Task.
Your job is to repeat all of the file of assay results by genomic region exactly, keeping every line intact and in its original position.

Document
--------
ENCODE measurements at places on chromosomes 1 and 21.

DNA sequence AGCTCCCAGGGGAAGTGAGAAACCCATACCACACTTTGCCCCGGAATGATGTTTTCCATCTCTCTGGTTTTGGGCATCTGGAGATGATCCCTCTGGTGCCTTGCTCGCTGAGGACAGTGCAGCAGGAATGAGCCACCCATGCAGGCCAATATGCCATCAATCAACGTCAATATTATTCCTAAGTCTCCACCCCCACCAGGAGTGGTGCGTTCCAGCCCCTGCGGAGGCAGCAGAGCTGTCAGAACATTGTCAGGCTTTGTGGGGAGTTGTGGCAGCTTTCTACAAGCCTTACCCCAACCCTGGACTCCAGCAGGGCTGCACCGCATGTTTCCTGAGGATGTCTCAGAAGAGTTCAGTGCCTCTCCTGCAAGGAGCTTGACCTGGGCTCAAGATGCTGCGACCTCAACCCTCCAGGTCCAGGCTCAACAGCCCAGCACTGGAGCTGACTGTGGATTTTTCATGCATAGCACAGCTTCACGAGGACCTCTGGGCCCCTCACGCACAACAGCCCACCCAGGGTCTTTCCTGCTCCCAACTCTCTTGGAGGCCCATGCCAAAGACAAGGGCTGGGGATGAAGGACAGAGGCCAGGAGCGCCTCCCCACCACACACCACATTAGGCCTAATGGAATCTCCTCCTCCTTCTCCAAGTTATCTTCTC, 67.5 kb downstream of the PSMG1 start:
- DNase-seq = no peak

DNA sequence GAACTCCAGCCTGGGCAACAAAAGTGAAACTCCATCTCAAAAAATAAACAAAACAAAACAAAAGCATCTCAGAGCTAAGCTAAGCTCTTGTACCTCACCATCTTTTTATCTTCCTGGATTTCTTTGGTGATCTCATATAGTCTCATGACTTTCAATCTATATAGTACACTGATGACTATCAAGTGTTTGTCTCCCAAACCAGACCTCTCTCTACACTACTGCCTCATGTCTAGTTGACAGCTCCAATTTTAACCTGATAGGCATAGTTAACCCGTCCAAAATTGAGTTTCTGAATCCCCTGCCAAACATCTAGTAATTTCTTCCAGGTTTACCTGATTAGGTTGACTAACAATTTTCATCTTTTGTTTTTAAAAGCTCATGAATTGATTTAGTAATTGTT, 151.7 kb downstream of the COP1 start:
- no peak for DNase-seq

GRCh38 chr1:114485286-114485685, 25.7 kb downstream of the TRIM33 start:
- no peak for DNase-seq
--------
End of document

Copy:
ENCODE measurements at places on chromosomes 1 and 21.

DNA sequence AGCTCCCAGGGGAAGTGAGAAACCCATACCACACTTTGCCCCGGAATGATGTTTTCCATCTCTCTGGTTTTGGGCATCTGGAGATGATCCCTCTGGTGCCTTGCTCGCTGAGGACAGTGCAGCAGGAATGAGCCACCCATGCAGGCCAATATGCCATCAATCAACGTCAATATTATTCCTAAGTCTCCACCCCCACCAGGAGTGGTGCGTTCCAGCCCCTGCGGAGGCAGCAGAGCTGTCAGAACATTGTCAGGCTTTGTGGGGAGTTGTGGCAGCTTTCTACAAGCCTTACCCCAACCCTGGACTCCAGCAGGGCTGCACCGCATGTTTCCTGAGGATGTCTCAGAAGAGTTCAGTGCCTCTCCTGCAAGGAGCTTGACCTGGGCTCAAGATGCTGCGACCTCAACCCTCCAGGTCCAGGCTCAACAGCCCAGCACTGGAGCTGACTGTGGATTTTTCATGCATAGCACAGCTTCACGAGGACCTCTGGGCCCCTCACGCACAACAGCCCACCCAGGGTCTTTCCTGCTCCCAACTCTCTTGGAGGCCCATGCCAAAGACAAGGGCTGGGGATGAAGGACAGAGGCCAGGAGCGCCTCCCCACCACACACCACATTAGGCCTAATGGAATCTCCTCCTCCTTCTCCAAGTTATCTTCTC, 67.5 kb downstream of the PSMG1 start:
- DNase-seq = no peak

DNA sequence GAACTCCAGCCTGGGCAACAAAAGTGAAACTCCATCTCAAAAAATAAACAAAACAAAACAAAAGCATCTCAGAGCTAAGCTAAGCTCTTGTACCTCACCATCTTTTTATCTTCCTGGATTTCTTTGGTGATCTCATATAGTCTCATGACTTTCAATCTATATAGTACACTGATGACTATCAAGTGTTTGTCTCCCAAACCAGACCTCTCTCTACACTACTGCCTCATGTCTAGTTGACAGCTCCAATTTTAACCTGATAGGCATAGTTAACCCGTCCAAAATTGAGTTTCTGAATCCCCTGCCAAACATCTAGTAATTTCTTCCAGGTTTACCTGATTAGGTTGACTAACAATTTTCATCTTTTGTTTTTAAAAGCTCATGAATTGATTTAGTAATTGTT, 151.7 kb downstream of the COP1 start:
- no peak for DNase-seq

GRCh38 chr1:114485286-114485685, 25.7 kb downstream of the TRIM33 start:
- no peak for DNase-seq